I’ll pick one at random from my bag of stars. It will be yours to contemplate in the New Year. You might not like the word you get… but eventually, there will be some sort of spiritual insight or affirmation from it. As I like to tell people, “the word chooses YOU!” Every year I have engaged in this practice, I have learned something about myself and have been encouraged in my personal spiritual practice. You can read about my reflections on my 2018 Star Word here!
To get your own star word:
leave me a comment (and I’ll reply with your word)
message me or respond to my posts on Facebook, Twitter, Instagram or Tumblr
just ask when you see me!
Here’s to the journey of wonder, contemplation and Light!
I cleaned my stove tonight. I cleaned it because I clean it once a week. Yep. Every Wednesday night, it’s stove-cleaning time.
Isn’t it beautiful? I love me a bright, shiny stove!
Now, if you know me at all, you’re laughing, because I tend to clean when I can see a difference between clean and unclean. Or company is coming over. Or there’s been a Plague in the house and I’m banishing germs. Or it was a year ago and the dust bunnies are catching fire.
Truthfully? I cleaned the damn stove because it had been a month or two, and it was disgusting. And I was waiting on a return phone call and was passing the time. Like ya do. Cleaning a stove…
You see, I find that when I need to really reflect on something, I do a repetitive chore. Something that desperately needs to be done, but isn’t taxing on my brain. Weeding. Ironing. Matching socks. I turn off my tunes or the TV and just get busy.
I think about an upcoming sermon series. I pray for people that I know, for my patients, for my family.
That sounds so Holy. So pastor-like. And sometimes I do those things.
But other times, I’m preparing a grocery list. I’m trying to remember if my dentist appointment is this week or next week. (Whew! It’s not until August!) I’m deciding what we might do for fun this weekend, or I’m just bitching aloud to no one in particular.
Sometimes it’s brutal. I’m replaying conversations in my head. I’m improving my arguments for the next time I’m in head-to-head verbal jousting. And I tend to downplay how much I mess things up on a regular basis.
I forget that self-examination and growth takes work, and I sure don’t want to talk about it. I’d rather show the work almost completed (like this photo) rather than own up to just how bad things are.
How bad? Really bad. I don’t have a picture. It was gross.
I haven’t solved a damn thing tonight. I’m in a pissy mood. The phone call never came. The world with its soul-sucking politics is still the same. But I have a clean stove.
P.S. No, I don’t want to do your chores. Don’t even bother asking. Clean your own stove.
For the first time in 21 years, neither one of our daughters are going back-to-school. Both are college graduates. Both are making inroads on the job market. Both are strong, lively, caring young women. But there’s no “Back-to-School” this year. It’s now “Back-to-Something-Else”!
From their public school days, I don’t miss the homework assignments that the student does not understand. I don’t miss the “creative” book report assignments. I sure as hell don’t miss the group projects. (And I suspect my daughters would agree!)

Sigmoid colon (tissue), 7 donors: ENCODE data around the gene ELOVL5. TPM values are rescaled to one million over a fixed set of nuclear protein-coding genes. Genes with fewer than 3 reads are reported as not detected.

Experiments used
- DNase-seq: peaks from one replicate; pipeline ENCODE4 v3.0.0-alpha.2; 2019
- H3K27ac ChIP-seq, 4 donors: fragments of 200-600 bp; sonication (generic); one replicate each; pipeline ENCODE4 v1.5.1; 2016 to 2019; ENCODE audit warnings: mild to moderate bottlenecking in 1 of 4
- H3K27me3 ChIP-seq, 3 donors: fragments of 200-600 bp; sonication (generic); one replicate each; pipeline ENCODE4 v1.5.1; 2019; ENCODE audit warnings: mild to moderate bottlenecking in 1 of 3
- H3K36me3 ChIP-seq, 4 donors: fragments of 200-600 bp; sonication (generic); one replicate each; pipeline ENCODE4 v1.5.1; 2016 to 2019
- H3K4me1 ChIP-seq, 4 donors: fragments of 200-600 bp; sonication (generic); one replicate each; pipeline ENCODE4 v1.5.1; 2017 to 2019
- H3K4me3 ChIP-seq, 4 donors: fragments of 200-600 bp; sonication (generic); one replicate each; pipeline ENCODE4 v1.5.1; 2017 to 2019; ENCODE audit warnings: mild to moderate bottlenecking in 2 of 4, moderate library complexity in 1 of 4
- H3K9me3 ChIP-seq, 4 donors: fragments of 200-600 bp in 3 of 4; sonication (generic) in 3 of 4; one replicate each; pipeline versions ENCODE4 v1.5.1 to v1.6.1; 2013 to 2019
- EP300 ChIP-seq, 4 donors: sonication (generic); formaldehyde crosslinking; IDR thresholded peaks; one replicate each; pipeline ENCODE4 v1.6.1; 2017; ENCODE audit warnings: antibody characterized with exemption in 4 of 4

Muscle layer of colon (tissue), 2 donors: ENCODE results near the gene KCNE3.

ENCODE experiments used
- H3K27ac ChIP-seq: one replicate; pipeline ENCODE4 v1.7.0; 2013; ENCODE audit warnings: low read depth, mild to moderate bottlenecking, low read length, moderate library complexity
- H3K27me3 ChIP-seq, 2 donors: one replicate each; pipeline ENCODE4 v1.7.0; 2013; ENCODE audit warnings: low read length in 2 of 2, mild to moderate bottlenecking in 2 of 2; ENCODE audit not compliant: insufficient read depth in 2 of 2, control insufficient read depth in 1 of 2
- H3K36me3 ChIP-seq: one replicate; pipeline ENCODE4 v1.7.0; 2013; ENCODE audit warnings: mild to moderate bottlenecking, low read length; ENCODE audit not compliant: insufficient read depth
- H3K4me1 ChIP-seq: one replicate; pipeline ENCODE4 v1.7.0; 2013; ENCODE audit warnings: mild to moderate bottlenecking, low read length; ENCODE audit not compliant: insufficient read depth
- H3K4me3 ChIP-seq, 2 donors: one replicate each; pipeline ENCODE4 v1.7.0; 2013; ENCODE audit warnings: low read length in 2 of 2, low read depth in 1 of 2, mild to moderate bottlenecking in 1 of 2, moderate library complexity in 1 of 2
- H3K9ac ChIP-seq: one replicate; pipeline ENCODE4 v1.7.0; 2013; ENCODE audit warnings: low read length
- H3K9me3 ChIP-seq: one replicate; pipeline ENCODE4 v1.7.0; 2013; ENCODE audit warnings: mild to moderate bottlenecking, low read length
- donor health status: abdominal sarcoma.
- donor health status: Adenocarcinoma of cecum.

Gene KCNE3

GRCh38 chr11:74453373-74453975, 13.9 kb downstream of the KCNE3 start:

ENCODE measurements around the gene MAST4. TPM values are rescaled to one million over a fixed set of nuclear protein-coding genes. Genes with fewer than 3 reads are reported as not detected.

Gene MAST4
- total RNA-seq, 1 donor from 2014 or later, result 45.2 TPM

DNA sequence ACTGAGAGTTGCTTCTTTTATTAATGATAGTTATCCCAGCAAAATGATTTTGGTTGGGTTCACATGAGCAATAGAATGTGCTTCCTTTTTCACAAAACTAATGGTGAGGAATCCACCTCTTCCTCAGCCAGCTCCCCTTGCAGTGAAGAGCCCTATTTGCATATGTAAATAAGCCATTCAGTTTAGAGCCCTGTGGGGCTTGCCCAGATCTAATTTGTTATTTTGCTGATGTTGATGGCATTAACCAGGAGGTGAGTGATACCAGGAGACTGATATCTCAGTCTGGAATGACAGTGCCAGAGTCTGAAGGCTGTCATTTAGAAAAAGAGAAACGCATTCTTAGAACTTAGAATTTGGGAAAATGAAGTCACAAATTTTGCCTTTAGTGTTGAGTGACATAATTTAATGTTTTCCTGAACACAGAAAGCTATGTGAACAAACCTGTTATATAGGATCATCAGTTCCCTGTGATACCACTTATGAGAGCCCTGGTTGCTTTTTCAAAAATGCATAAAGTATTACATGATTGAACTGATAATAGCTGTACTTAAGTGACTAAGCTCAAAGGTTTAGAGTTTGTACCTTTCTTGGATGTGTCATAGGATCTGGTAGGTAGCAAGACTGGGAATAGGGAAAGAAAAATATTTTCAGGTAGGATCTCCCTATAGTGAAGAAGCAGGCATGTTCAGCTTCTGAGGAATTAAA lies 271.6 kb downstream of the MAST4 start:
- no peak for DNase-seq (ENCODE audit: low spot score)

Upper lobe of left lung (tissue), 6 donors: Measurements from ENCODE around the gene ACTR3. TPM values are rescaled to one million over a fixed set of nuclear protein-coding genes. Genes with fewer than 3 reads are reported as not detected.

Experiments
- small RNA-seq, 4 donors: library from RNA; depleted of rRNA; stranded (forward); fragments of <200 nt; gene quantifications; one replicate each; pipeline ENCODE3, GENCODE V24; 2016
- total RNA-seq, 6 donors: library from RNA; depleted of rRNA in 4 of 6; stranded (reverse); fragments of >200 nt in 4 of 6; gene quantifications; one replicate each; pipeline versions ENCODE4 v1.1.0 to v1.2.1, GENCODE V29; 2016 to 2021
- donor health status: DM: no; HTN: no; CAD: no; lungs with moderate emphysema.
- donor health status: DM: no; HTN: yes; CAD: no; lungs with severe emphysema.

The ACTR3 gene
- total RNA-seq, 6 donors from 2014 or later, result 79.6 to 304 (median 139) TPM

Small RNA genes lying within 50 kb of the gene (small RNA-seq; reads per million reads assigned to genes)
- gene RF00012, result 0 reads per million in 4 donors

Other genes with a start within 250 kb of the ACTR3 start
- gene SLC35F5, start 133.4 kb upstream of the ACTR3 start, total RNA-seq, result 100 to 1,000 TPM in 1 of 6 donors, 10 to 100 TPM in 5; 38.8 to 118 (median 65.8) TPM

There’s plenty of appointments on my calendar. But there’s no dorm room to fill. No sweaty elevators or staircases. No jaunt to buy desk supplies or refills for the printer. No awkward good-byes (and tears by Mom in the car on the way home).
I gotta tell ya, it feels a little weird.
Ok, a lot weird. But in a good kind of way.
Now our years now fall into the natural seasons of Creation. The year doesn’t reboot in September every year. Instead, each new day is a new start.
I’ve put a new practice back in my life called The Daily Examen. You can use the website or an app (scroll to the bottom for the links). You can write out your own questions for daily reflection. It doesn’t matter how as long as you do it.
When the house is quiet in the evening, I pause and do a mental reset. I wait. Sometimes I worry. I pray. Sometimes, I rage. But always, I feel re-engaged and ready for sleep.
So whatever your fall season brings, I invite you to embrace it. With questions. With honest reflection. With integrity. And then with action.
It’s Saturday. I have laundry to do, correspondence to send out, books to read and a sermon to write. I also have a head-pounding allergy headache. And what I really want to do is nap. Or garden.
Mostly I’m just wondering how I’m going to fit everything in my day into my day. Wondering where I’ll find that source with a perfect “pithy quote” for my sermon. Wondering why an antihistamine that worked fine for years stopped working this spring. Wondering why people gotta be so stinky to each other!!
I’m Wondering Woman. And I lost my cape, sword and shield…
Look at my picture closely and you’ll see dirty dishes on the counter. Look even closer and you’ll find cat hair in the corners. (I think I got the cat hork all cleaned up. But you never know.)
Wondering Woman managed to get through the work week with everyone in the household alive and accounted for. I also saw God do big things in the lives of my hospice patients. And I had some gentle moments of encouragement and challenges to growth from people who know me well.
Yes, I’m Wondering Woman. Occasionally, (and by that I mean daily), I want to chuck it all in the river and float away, but the Spirit of God compels me. I’m picking up my sword and shield, not to attack, but to defend. Those bullets aimed at my self-confidence are all too Real.
Another bullet blocked.
If you’re sermon-writing, care-giving, child-chauffeuring, house-cleaning, or hammock-swinging today, don’t give up. Press on. And fight for the dear ones next to you.